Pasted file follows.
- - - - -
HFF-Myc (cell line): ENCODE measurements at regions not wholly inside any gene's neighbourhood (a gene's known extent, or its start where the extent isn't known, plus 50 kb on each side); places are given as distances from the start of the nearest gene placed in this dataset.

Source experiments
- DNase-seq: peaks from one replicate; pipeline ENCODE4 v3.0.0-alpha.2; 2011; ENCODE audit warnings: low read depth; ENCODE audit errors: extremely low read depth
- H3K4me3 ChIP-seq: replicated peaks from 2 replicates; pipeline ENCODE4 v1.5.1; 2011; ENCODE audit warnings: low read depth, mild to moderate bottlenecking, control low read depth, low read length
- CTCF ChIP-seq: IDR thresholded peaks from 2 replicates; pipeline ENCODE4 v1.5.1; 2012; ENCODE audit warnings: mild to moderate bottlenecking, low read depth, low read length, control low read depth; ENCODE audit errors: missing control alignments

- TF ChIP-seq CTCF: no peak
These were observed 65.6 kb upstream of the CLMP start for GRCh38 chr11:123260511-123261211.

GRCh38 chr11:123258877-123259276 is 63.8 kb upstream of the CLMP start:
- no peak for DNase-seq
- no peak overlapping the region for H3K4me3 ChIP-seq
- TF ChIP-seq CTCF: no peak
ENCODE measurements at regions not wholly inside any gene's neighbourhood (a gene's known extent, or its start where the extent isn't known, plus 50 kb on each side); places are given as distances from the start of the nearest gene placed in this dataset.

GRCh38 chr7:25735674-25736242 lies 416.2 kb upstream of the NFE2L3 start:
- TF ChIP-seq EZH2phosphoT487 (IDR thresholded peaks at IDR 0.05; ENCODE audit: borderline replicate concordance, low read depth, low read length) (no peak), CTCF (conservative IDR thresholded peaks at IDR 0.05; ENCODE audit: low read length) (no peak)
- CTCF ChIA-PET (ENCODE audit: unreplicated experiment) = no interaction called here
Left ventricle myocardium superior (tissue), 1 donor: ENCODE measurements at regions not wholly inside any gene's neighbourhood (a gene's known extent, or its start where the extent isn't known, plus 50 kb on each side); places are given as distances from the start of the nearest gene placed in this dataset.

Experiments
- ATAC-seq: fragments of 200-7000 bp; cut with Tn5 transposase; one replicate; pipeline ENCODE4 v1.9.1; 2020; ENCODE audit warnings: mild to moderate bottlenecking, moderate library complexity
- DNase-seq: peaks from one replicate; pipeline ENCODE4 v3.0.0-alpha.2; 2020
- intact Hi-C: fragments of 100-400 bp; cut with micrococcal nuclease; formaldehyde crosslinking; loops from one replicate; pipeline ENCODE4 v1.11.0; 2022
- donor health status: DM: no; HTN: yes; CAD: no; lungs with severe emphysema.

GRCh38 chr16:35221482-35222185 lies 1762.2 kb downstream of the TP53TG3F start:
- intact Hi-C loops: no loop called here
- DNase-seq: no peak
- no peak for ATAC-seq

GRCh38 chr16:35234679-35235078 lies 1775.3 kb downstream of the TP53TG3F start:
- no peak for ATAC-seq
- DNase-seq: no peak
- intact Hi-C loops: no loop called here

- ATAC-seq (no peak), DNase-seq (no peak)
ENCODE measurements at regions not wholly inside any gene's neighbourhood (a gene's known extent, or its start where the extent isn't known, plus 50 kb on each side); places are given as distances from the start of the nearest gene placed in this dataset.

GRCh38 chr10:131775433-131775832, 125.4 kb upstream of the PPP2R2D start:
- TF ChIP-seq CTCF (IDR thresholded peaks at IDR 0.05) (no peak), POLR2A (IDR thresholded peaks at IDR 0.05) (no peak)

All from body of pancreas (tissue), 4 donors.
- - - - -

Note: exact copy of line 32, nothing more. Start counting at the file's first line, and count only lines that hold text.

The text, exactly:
GRCh38 chr10:131775433-131775832, 125.4 kb upstream of the PPP2R2D start: